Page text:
Currently Viewing:
Newsroom
Currently Reading
Suspension of a Rural Syringe Service Program Increased Risks of HIV and HCV Acquisition
May 23, 2019 – Wallace Stephens
LifeScan Finds Partner to Move Into CGM Market
May 23, 2019 – Mary Caffrey
Lenalidomide Beats Standard of Care in Smoldering MM
May 23, 2019 – Samantha DiGrande
What We're Reading: Addressing Maternal Care Disparities; Eggs and Stroke Risk; CBD for Opioid Addiction
May 23, 2019 – AJMC Staff
High-Deductible Insurance Plans Create Barriers to COPD Care
May 22, 2019 – Wallace Stephens
Patients With Ovarian Cancer Could Benefit From More Genetic Testing
May 22, 2019 – Laura Joszt
What We're Reading: Vermont AG Sues Sackler Family; Half-Price Insulin; Asthma Rates Fall in LA
May 22, 2019 – AJMC Staff
Increasing Use of Primary Care May Lower Rates of Respiratory Failure
May 22, 2019 – Wallace Stephens
African American COPD Patients Underutilize Pulmonary Rehabilitation
May 21, 2019 – Wallace Stephens

Physicians Report on Practice Finances, Productivity in Annual Report

Laura Joszt
A majority of physicians reported in 2018 that their financial situation had remained the same, and fewer said they were worse off compared with the previous year, according to the 90th annual Physicians Report.
A majority of physicians reported in 2018 that their financial situation had remained the same, and fewer said they were worse off compared with the previous year, according to the 90th annual Physicians Report from Medical Economics.

There was a slight increase in the percentage of physicians who said they were better off than a year ago. When taking a longer view, the results were less positive. Only 31% said they were financially better than 5 years ago compared with 34% who said they were about the same and 35% who said they were worse off than 5 years ago.

The top reasons why physicians said their practice finances improved from the previous year were (1) they were seeing more patients, (2) there was a change in practice model, (3) they were receiving value-based care incentives, (4) they had renegotiated payer contracts, and (5) they had added ancillary services.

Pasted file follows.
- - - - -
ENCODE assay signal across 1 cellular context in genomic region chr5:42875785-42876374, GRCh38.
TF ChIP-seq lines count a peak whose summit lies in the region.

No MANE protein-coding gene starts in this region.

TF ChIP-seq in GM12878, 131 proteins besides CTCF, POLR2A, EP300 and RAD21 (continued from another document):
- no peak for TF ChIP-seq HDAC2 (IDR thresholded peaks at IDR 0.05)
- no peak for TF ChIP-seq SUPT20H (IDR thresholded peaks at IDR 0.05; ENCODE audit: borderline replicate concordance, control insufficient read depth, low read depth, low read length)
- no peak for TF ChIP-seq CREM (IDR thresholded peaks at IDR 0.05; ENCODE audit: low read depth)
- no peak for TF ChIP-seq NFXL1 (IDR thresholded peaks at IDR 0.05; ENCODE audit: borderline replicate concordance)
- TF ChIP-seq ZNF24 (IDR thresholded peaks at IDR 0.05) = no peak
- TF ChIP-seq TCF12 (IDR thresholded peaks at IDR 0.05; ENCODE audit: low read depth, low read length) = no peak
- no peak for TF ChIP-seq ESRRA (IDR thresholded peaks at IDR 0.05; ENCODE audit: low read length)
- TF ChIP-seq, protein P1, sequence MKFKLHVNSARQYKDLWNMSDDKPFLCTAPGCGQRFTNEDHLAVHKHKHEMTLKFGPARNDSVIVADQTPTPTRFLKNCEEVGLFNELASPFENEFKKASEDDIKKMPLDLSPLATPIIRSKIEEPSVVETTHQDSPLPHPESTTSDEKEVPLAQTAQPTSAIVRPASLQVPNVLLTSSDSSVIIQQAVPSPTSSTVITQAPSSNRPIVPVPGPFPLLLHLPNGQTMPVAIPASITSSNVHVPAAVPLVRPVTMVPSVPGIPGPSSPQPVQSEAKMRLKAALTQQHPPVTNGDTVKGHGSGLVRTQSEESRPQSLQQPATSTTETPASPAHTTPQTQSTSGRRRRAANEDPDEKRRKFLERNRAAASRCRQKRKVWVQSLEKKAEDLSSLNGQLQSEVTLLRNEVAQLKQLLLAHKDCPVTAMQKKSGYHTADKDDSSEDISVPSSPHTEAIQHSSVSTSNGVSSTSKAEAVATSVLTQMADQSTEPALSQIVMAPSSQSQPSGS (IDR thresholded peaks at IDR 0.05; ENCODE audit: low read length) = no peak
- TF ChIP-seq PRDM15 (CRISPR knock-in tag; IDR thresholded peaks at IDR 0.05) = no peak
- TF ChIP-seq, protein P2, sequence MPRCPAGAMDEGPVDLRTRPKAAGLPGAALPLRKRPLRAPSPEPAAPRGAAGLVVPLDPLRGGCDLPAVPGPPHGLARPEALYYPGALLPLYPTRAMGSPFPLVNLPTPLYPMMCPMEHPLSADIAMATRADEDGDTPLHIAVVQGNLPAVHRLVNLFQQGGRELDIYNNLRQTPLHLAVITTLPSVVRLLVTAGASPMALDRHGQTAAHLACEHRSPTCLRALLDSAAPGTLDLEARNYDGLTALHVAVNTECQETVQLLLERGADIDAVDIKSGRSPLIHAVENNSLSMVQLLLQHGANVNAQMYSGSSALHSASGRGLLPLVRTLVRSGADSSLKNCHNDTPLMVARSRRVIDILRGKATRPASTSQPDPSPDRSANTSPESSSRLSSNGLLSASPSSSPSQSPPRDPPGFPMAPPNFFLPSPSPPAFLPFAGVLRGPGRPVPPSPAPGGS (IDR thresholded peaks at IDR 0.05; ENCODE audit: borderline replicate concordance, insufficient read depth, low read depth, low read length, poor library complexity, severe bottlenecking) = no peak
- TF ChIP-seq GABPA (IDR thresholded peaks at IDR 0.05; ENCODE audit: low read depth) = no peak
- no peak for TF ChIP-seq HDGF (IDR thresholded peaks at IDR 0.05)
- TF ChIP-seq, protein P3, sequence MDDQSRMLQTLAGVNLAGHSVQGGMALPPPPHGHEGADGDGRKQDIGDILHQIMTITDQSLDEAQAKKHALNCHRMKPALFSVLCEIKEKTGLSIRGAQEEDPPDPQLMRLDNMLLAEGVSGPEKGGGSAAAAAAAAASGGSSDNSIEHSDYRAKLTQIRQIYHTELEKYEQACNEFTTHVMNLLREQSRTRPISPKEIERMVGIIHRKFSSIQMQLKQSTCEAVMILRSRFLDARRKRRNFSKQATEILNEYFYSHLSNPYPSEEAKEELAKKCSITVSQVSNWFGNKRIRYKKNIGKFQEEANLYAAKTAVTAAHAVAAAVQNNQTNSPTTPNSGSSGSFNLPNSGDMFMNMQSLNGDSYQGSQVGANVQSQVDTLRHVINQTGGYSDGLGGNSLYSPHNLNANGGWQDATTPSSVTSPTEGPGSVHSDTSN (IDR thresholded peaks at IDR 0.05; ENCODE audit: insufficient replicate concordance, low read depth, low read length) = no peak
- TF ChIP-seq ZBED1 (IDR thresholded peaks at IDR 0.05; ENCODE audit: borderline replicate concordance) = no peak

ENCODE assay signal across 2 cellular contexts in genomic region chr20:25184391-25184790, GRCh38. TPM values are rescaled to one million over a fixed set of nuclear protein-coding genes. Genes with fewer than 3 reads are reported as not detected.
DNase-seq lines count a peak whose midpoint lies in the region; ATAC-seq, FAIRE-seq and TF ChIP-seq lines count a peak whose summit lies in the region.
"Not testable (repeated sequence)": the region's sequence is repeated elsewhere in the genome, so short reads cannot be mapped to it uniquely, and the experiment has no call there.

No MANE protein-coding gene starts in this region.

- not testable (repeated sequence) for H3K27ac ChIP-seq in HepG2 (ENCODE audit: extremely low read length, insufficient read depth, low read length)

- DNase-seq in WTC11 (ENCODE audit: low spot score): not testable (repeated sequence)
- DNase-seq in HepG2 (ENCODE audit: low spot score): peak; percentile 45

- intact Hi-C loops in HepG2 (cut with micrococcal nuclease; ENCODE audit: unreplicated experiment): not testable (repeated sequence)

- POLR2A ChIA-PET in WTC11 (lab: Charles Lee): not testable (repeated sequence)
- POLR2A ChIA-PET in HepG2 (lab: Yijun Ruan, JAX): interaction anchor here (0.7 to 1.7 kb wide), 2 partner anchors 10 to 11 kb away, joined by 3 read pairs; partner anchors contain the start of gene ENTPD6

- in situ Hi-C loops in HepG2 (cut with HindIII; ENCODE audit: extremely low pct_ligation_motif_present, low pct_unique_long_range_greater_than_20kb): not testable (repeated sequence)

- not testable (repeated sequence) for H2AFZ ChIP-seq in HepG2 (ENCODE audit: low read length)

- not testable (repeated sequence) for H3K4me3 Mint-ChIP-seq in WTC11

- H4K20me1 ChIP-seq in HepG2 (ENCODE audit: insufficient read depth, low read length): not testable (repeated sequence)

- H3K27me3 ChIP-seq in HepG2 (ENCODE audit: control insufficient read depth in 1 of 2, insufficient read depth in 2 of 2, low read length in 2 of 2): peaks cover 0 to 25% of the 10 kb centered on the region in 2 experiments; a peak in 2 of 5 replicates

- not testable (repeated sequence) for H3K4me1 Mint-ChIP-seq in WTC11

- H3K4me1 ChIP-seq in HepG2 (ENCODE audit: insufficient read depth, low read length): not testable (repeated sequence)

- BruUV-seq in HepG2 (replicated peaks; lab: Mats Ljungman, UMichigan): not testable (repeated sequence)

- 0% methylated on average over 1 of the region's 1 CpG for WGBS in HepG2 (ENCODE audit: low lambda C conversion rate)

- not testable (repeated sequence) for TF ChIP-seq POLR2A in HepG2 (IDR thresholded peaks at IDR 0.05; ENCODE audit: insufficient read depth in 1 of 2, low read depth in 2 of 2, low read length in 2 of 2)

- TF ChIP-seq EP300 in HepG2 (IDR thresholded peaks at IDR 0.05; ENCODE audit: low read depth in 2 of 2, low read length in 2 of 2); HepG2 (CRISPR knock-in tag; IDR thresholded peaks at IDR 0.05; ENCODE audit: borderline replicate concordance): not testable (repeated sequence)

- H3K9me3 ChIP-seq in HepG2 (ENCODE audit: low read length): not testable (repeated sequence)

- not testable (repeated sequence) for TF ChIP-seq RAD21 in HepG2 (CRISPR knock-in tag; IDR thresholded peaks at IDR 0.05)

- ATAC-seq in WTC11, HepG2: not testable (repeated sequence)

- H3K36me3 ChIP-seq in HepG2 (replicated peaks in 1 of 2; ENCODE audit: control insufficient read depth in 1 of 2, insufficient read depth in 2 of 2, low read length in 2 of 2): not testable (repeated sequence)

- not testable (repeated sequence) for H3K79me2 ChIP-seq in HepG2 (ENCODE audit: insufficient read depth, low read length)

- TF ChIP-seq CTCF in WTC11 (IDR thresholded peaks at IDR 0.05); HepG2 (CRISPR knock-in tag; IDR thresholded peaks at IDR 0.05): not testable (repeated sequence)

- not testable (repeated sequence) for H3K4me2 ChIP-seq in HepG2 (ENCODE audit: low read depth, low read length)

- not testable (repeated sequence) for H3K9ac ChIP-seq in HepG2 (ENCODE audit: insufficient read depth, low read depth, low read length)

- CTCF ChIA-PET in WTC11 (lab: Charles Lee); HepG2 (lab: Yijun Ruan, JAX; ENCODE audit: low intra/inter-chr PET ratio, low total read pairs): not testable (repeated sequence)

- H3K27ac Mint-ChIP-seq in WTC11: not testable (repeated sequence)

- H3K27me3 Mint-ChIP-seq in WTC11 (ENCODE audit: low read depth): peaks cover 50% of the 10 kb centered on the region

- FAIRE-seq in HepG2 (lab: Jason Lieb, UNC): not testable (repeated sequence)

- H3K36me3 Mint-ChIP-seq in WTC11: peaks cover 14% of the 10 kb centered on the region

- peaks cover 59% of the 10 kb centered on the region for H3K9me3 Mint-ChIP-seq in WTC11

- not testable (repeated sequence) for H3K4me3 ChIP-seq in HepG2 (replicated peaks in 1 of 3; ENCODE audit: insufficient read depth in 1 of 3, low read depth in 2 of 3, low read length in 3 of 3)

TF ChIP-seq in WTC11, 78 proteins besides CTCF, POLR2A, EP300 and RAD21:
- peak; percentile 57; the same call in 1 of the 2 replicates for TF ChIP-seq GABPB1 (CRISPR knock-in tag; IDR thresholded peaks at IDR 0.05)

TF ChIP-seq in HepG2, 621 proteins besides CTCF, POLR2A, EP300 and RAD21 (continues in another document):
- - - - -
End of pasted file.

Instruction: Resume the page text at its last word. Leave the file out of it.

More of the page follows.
The top 5 reasons physicians said their finances were worse year over year were (1) more time spent on uncompensated tasks, (2) higher overhead, (3) lower reimbursement from commercial payers, (4) greater technology costs, and (5) government regulations.

The average number of patients physicians were seeing each week was 85, which was down from more than 90 in 2012, but was up from 2017. In 2017, private practices saw an average of 89 patients per week compared with 91 in 2018, and hospital-owned practices saw an average of 80 patients compared with 90 in 2018. The biggest uptick was among hospital inpatient visits, which jumped from an average of 52 per week in 2017 to 78 per week in 2018.

“This survey, with a 90-year history, provides accurate benchmarks on compensation for primary care and many other subspecialties. It also delivers insightful feedback from physicians on important topics like malpractice insurance, work-life balance, and other areas,” Daniel Verdon, vice president of content and strategy for MultiMedia Healthcare, LLC, said in a statement.

The top 3 specialties with the greatest representation among respondents were family medicine (23%), internal medicine (19%), and pediatrics (19%). In addition, a majority were at practices of 6 or fewer physicians (62%), with 27% in solo practice. The majority were in private practice (55%) and respondents were overwhelmingly male (65%).

The report also asked physicians about salaries and malpractice insurance.

 
Copyright AJMC 2006-2018 Clinical Care Targeted Communications Group, LLC. All Rights Reserved.
x
Welcome the the new and improved AJMC.com, the premier managed market network. Tell us about yourself so that we can serve you better.
Sign Up